A few states are covering transition expenses solely with state dollars. Based on the grant's demonstrated cost savings, Alaska authorized state general funds to continue the transition program beyond the grant period; New Hampshire is funding the transition of individuals with mental illness using state general funds; and Connecticut used its grant to establish a Common Sense Fund to pay for transition expenses not covered through any other source, or when payment for these expenses is delayed because of complicated applications or lengthy waiting periods. The State's new transition program also includes a Common Sense Fund, now funded by state general revenues.

Increased State Transition Capacity

The primary service needed to ensure a successful transition is case management, also called service coordination, transition coordination, or relocation assistance. In general, individuals with severe disabilities and medical needs who have no informal care will require more intensive case management than those with lesser needs. Individuals without their own or family housing in the community will also require assistance in finding affordable and accessible housing.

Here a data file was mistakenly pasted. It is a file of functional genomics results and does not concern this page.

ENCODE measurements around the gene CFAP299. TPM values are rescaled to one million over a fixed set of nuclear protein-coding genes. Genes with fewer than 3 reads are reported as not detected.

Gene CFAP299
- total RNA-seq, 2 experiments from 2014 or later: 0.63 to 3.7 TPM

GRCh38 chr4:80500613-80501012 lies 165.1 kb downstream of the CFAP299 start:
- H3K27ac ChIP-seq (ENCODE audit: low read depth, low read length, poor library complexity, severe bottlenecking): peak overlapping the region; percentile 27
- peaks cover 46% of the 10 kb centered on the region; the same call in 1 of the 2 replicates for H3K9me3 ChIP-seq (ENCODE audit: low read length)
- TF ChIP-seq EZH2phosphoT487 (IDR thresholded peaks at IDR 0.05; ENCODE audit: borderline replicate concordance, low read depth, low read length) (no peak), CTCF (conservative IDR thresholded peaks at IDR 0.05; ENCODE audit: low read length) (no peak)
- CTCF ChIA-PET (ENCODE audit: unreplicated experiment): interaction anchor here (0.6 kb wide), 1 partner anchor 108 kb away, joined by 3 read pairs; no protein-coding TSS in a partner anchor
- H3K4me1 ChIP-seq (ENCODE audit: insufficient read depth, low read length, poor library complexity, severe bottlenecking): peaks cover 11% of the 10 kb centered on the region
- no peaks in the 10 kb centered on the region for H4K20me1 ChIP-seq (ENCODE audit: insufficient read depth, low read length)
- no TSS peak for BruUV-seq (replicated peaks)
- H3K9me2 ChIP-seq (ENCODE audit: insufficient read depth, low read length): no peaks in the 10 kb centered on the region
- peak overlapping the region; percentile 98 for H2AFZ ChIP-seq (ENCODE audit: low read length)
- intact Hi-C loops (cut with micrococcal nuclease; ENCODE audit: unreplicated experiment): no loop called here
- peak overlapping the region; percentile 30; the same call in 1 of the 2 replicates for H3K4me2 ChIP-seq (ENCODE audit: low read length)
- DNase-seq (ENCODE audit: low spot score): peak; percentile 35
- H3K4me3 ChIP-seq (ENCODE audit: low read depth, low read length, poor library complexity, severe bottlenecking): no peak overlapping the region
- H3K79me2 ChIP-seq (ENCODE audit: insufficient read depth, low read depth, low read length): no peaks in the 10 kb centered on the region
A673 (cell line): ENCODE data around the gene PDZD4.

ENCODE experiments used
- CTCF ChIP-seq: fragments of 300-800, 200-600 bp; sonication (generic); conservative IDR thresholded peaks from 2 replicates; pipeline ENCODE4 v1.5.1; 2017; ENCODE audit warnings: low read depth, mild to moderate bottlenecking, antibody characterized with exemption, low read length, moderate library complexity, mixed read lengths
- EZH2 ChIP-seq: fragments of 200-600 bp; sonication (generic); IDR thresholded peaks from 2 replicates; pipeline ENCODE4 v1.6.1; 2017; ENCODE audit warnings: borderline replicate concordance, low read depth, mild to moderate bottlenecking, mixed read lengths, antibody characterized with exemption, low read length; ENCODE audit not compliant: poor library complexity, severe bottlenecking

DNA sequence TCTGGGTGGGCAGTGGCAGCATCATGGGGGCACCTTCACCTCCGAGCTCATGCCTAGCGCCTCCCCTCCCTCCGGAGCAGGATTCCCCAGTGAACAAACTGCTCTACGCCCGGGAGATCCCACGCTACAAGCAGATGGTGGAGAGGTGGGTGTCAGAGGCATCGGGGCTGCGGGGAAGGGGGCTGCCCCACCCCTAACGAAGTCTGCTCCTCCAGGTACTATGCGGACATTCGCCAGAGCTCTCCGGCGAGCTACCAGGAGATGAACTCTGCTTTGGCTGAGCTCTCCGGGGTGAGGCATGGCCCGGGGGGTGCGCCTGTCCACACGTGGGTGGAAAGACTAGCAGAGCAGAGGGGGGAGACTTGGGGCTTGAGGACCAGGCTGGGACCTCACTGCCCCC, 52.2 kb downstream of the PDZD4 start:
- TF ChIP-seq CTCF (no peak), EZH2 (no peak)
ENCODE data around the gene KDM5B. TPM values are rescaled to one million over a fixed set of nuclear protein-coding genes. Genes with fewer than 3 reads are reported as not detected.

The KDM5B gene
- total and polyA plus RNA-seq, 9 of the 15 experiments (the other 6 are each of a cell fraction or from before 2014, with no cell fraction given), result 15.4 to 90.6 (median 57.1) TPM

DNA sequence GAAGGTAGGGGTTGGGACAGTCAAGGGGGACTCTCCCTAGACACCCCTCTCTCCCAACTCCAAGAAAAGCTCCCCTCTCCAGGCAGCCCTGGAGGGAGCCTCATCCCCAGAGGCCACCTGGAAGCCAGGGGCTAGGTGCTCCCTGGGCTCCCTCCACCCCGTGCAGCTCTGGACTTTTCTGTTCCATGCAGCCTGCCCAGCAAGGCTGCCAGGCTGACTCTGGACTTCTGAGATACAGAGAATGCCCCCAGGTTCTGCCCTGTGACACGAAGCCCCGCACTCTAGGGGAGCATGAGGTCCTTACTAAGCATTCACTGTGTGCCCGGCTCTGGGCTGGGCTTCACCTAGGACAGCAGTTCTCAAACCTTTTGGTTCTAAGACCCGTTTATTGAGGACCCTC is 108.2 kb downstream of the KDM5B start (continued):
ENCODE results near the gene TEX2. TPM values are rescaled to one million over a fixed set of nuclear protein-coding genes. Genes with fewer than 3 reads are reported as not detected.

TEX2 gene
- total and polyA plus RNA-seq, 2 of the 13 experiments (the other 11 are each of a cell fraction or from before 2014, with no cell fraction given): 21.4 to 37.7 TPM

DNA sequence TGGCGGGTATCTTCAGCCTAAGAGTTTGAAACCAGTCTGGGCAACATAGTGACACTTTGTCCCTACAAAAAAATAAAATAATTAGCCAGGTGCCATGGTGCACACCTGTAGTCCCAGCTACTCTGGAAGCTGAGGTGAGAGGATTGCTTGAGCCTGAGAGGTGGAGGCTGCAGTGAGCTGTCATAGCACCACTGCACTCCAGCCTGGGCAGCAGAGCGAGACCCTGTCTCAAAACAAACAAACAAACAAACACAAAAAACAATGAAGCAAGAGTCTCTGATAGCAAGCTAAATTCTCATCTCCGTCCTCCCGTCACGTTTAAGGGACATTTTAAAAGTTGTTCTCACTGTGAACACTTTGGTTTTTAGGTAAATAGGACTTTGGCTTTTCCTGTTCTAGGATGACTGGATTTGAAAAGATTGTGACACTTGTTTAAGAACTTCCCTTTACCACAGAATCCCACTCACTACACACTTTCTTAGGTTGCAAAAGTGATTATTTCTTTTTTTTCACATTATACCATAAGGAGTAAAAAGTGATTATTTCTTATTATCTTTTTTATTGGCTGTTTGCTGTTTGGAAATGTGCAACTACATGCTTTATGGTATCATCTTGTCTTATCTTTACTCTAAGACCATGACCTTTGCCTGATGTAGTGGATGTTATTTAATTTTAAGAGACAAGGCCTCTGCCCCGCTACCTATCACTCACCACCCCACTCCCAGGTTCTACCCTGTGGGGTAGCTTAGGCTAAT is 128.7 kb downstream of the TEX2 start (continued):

These services are usually provided by nursing home discharge planners and community-based case managers, who may lack the specific knowledge needed to transition individuals to the community or who may not have sufficient time and resources to provide the intensive case management that some nursing facility residents need. Hospital discharge planners similarly may lack knowledge of home and community services that can enable an individual to avoid a post-acute nursing facility placement. Lack of funding for case management services and lack of a cadre of adequately trained case managers can pose significant transition barriers.